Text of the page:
For Photographs of Yosemite Valley, the team including select students generated viewsheds of several of Watkinss photographs that enable visitors to see where each was likely taken and what topographical elements are either illuminated or obscured in them. With Photographs of the Pacific Coast, fascinating before-and-after visualizations illustrate the incredible changes in the landscape of San Francisco over the last century and a half. Lastly, a cartographic accompaniment to Photographs of the Columbia River and Oregon details the early railroad routes Watkins traveled to take his photographs.
Carleton Eugene Watkins (18291916)
Born in upstate New York in 1829, Watkins ventured west to look for opportunities and settled in the Bay Area in 1852. While working for a photography studio, he was asked to step in for a photographer who had unexpectedly quit. Watkins quickly learned the daguerreotype process and within two years he was making ambrotypes and wet-plate collodion photographs.
Throughout his career, Watkins documented the remote American West, generating more than 7,000 photographs of its most majestic wilderness sites as well as the dramatic transformation of isolated territories caused by logging and mining industries. His photographs won awards throughout the United States and abroad. With his early success, he established a gallery in San Francisco on prestigious Montgomery Street in 1861.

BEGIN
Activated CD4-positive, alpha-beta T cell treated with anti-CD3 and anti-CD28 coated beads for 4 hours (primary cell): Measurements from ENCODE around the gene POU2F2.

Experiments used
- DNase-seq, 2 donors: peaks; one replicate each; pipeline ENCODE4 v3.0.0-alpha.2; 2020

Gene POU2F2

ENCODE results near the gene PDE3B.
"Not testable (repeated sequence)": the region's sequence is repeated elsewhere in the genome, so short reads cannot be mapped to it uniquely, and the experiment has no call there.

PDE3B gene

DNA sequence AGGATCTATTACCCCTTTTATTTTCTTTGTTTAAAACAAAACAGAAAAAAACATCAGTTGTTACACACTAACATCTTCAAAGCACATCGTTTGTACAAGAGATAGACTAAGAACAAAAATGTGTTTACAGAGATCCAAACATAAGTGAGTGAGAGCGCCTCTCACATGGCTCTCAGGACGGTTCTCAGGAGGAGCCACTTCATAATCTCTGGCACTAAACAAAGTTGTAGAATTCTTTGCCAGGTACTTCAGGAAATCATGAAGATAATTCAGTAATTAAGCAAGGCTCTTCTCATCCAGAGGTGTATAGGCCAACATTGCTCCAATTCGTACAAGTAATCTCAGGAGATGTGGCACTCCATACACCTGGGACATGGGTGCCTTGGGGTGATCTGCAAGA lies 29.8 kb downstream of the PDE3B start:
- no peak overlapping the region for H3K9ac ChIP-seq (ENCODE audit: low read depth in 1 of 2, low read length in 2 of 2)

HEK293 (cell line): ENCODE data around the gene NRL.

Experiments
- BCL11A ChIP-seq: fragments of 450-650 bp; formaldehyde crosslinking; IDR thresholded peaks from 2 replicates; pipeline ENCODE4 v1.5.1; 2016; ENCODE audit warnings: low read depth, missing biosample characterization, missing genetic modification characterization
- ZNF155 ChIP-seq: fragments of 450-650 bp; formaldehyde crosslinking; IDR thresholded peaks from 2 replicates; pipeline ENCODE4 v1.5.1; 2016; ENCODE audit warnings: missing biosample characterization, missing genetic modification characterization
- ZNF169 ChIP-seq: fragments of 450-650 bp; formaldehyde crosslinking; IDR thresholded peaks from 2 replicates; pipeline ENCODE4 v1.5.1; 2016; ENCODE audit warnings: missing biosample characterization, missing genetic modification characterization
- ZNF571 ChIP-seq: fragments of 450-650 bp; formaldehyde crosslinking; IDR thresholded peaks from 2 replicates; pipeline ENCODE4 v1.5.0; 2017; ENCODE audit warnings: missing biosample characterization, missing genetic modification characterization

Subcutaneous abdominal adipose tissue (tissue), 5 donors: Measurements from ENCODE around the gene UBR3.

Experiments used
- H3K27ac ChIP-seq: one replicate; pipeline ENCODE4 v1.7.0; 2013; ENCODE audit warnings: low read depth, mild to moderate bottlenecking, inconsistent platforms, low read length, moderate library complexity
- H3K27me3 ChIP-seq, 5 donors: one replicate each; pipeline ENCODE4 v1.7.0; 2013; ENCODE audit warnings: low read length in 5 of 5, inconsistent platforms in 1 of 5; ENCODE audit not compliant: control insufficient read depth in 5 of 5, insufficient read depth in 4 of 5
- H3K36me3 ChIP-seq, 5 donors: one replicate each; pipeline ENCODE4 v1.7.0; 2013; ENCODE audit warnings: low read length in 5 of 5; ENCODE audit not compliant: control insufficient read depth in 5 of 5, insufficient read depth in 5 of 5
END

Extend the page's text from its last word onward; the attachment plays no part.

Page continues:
But Watkinss fortunes took a turn with the 1874 failure of the Bank of California and the resulting economic panic. Heavily in debt at the time, Watkins had to declare bankruptcy and lost both the gallery and the majority of his negatives to a competitor.
Watkins rebuilt his inventory, continuing to travel and work into the 1890s, but never recovered financially. At one point he and his family lived in a rail car in Oakland. Watkinss health also declined, and by 1903 he was nearly blind.
Watkins died tragically. The 1906 earthquake and fire destroyed his studio and his lifes work, and he never got over the shock. His family eventually had him committed to Napa State Hospital. He died there in 1916.